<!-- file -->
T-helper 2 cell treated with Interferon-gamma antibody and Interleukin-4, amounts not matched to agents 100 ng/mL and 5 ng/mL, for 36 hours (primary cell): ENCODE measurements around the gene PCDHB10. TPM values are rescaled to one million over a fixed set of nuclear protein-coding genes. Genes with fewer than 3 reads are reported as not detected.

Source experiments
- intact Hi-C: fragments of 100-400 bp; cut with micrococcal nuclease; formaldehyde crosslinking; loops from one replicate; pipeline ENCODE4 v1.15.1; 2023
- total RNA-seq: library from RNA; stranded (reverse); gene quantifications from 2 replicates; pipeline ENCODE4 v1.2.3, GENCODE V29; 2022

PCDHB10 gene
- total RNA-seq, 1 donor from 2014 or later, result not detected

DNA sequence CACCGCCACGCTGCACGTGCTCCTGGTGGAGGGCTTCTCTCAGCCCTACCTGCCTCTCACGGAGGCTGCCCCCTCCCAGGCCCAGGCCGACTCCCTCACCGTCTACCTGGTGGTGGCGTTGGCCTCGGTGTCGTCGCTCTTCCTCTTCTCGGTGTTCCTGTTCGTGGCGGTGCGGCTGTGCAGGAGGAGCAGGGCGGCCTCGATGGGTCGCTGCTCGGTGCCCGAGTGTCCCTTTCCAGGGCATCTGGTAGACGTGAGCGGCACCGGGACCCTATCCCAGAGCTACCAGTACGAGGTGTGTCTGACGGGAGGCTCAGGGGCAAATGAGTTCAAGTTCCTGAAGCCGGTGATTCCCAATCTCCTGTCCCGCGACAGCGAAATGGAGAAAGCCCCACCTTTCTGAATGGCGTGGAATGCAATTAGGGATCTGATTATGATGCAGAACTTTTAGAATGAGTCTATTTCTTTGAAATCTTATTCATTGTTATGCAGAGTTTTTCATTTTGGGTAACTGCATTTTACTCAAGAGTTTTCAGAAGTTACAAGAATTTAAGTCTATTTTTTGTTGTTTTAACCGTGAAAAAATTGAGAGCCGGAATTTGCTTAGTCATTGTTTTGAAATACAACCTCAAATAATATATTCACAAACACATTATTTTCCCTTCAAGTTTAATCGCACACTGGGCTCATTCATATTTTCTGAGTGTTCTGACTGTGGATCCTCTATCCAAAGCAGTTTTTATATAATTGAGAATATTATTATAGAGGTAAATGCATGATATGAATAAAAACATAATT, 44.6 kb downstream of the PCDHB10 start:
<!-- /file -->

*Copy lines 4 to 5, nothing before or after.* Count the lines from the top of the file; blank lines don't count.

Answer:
- total RNA-seq: library from RNA; stranded (reverse); gene quantifications from 2 replicates; pipeline ENCODE4 v1.2.3, GENCODE V29; 2022

PCDHB10 gene